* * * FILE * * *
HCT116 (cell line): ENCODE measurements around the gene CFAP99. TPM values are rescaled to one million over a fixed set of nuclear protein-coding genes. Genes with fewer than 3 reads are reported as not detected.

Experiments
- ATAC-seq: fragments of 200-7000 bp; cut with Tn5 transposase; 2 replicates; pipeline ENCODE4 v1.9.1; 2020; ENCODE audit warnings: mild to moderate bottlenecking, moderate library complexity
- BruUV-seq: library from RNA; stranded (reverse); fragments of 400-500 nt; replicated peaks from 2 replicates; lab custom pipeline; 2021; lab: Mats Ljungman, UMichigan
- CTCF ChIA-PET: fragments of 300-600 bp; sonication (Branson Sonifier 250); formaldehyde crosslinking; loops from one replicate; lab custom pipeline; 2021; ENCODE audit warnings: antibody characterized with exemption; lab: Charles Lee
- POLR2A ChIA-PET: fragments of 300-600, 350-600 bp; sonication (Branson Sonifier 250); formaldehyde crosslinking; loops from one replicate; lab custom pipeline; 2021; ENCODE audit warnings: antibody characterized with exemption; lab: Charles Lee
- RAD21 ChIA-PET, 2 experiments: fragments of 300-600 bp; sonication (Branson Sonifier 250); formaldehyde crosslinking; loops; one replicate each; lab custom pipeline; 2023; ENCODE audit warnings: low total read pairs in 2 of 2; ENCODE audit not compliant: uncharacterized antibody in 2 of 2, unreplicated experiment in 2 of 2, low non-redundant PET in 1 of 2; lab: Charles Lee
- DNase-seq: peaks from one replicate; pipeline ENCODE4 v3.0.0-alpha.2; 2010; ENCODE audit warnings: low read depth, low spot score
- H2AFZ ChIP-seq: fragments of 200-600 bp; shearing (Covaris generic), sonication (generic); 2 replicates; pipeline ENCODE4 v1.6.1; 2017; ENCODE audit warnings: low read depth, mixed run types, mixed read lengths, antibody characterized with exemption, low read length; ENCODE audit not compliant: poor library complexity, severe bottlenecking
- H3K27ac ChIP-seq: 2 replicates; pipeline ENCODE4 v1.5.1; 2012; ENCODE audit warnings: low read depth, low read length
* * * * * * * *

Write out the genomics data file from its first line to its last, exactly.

HCT116 (cell line): ENCODE measurements around the gene CFAP99. TPM values are rescaled to one million over a fixed set of nuclear protein-coding genes. Genes with fewer than 3 reads are reported as not detected.

Experiments
- ATAC-seq: fragments of 200-7000 bp; cut with Tn5 transposase; 2 replicates; pipeline ENCODE4 v1.9.1; 2020; ENCODE audit warnings: mild to moderate bottlenecking, moderate library complexity
- BruUV-seq: library from RNA; stranded (reverse); fragments of 400-500 nt; replicated peaks from 2 replicates; lab custom pipeline; 2021; lab: Mats Ljungman, UMichigan
- CTCF ChIA-PET: fragments of 300-600 bp; sonication (Branson Sonifier 250); formaldehyde crosslinking; loops from one replicate; lab custom pipeline; 2021; ENCODE audit warnings: antibody characterized with exemption; lab: Charles Lee
- POLR2A ChIA-PET: fragments of 300-600, 350-600 bp; sonication (Branson Sonifier 250); formaldehyde crosslinking; loops from one replicate; lab custom pipeline; 2021; ENCODE audit warnings: antibody characterized with exemption; lab: Charles Lee
- RAD21 ChIA-PET, 2 experiments: fragments of 300-600 bp; sonication (Branson Sonifier 250); formaldehyde crosslinking; loops; one replicate each; lab custom pipeline; 2023; ENCODE audit warnings: low total read pairs in 2 of 2; ENCODE audit not compliant: uncharacterized antibody in 2 of 2, unreplicated experiment in 2 of 2, low non-redundant PET in 1 of 2; lab: Charles Lee
- DNase-seq: peaks from one replicate; pipeline ENCODE4 v3.0.0-alpha.2; 2010; ENCODE audit warnings: low read depth, low spot score
- H2AFZ ChIP-seq: fragments of 200-600 bp; shearing (Covaris generic), sonication (generic); 2 replicates; pipeline ENCODE4 v1.6.1; 2017; ENCODE audit warnings: low read depth, mixed run types, mixed read lengths, antibody characterized with exemption, low read length; ENCODE audit not compliant: poor library complexity, severe bottlenecking
- H3K27ac ChIP-seq: 2 replicates; pipeline ENCODE4 v1.5.1; 2012; ENCODE audit warnings: low read depth, low read length